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Council's refusal to allow fracking is "sensible" and sends a strong message, it is claimed
A decision to ban fracking in Waltham Forest has been welcomed by green activists.
The government recently offered council's financial incentives to agree to allow hydraulic fracturing.
These included the opportunity for authorities to keep 100 per cent of business rates.
But deputy council leader Clyde Loakes rejected the offer, describing it as “a crude manoeuvre.
Despite the Royal Society and the Royal Academy of Engineering finding it to be safe if properly regulated, Cllr Loakes said: "Regardless of what financial benefits might be on offer, we will not compromise the safety and wellbeing of our current or future residents."
Waltham Forest Greenpeace chairman, Dave O’Carroll, said the decision was “smart and sensible”.
“The risks of fracking far outwiegh and benefits and if allowed, if would have had a small effect on household bills anyway,” he added.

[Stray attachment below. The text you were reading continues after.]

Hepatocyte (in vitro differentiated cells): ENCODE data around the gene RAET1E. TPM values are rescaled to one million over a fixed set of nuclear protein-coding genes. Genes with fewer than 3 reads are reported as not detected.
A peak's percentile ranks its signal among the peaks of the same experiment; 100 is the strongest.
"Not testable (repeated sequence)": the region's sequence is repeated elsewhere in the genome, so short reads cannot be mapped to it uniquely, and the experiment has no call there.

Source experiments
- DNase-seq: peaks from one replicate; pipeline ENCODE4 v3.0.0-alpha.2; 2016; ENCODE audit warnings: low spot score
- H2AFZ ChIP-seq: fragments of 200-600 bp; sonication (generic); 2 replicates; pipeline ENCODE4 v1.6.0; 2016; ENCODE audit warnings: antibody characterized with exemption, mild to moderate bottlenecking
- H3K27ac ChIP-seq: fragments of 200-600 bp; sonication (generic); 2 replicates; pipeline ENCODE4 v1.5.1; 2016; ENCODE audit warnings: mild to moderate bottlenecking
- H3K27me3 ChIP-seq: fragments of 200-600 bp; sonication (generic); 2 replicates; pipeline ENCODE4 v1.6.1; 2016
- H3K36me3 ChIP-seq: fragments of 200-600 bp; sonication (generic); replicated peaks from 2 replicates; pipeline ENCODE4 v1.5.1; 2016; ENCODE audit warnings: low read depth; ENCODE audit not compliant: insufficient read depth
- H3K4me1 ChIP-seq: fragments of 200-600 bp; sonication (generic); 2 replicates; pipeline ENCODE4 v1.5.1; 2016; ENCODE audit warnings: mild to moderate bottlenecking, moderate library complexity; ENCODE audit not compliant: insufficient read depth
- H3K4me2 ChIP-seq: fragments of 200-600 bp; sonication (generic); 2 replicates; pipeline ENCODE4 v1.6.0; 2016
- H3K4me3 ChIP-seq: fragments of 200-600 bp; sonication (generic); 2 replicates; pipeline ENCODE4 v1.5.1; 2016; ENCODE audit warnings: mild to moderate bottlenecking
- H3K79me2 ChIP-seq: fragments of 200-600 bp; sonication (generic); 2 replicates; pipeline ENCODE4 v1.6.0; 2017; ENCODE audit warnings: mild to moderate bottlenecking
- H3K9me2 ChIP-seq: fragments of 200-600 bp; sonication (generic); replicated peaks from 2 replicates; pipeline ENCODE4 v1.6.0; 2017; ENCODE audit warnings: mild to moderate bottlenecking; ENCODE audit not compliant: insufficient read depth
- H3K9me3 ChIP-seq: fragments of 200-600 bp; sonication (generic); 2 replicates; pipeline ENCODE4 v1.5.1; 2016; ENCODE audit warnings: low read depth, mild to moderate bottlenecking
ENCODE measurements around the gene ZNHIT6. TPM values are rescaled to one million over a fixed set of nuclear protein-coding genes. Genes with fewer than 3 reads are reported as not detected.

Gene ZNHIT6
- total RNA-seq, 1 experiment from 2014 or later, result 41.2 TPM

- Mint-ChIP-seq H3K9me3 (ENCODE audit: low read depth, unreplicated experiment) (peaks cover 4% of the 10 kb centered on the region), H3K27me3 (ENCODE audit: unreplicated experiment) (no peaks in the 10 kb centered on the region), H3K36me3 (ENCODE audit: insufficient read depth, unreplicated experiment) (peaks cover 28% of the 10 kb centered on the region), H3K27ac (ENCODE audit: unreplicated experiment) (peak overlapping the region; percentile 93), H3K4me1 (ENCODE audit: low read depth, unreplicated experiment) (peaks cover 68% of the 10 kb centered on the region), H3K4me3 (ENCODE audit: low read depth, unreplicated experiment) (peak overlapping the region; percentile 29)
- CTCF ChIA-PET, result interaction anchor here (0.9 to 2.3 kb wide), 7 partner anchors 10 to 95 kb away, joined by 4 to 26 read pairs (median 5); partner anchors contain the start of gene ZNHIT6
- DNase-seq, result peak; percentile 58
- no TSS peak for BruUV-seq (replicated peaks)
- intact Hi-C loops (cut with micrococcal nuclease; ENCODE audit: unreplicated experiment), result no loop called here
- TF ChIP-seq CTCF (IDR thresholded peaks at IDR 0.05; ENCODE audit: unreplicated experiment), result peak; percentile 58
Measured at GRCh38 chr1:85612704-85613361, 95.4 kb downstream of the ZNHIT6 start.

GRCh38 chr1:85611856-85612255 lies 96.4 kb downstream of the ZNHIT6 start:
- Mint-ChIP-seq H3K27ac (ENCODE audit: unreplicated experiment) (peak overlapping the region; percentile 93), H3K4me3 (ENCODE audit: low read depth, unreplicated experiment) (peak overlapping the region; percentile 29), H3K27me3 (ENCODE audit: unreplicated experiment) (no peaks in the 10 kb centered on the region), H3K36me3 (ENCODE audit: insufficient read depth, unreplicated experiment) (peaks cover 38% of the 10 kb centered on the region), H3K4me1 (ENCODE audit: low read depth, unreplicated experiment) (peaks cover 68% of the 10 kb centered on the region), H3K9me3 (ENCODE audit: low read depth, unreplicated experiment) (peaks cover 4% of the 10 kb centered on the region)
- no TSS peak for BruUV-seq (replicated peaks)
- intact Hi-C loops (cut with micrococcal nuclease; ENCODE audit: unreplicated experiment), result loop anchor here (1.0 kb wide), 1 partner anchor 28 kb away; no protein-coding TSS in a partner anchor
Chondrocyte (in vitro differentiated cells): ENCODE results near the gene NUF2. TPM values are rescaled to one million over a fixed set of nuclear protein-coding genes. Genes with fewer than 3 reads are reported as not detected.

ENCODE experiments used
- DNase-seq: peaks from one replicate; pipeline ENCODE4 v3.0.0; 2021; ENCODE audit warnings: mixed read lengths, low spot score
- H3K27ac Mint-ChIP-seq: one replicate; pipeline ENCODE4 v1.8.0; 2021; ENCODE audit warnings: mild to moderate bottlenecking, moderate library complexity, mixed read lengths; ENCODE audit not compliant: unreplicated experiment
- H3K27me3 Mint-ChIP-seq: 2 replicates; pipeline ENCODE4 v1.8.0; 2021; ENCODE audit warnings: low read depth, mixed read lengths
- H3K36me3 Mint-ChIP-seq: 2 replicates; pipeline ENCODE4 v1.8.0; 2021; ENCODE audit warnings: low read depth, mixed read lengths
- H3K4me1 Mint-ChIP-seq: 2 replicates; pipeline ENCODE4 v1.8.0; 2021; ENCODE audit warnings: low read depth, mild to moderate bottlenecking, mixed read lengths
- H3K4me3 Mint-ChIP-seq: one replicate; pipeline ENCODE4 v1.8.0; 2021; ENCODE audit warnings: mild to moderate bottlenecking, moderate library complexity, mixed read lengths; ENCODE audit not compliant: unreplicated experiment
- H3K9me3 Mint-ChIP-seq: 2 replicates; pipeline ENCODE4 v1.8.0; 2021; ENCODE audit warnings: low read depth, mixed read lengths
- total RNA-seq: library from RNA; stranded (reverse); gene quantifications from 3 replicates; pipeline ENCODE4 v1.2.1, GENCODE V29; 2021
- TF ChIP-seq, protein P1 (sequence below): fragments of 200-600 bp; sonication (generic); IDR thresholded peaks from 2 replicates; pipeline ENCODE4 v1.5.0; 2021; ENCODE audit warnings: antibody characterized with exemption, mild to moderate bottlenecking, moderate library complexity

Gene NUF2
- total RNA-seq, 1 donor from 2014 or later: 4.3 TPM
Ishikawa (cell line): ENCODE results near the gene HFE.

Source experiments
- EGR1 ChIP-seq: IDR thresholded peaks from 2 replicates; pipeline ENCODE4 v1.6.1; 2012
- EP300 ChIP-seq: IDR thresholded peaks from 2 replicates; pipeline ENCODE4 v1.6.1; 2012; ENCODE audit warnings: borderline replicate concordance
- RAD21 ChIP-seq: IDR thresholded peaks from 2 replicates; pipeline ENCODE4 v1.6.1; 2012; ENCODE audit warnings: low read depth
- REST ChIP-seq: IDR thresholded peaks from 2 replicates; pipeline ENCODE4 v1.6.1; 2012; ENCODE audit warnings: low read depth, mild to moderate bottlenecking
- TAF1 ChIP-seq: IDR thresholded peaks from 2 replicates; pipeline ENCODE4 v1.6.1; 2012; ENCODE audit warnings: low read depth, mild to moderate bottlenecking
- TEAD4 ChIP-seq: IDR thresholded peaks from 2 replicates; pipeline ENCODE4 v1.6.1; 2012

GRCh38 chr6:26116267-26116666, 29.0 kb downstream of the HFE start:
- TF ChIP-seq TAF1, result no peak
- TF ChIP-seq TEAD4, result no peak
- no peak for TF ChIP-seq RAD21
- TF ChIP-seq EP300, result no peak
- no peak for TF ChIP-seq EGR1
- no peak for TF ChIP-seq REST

"They have put the interests of the residents and the local community first and this should send a strong mesage to other councils. The decision should be applauded."
According to London Mayor Boris Johnson, thousands of jobs would be created and homeowners and businesses will be offered cheaper electricity if fracking operations were allowed.
Announcing the initiative, prime Minister David Cameron said: “A key part of our long-term economic plan to secure Britain’s future is to back businesses with better infrastructure. That’s why we’re going all out for shale. It will mean more jobs and opportunities for people, and economic security for our country.”
"Shale gas represents a huge economic opportunity for the UK with research from the Institute of Directors showing investment could reach £3.7 billion a year and support 74,000 jobs in the oil, gas, construction, engineering and chemicals sectors. The industry will today set out proposals on how best to secure a role for UK companies as part of its supply chain as shale gas production develops in the UK."
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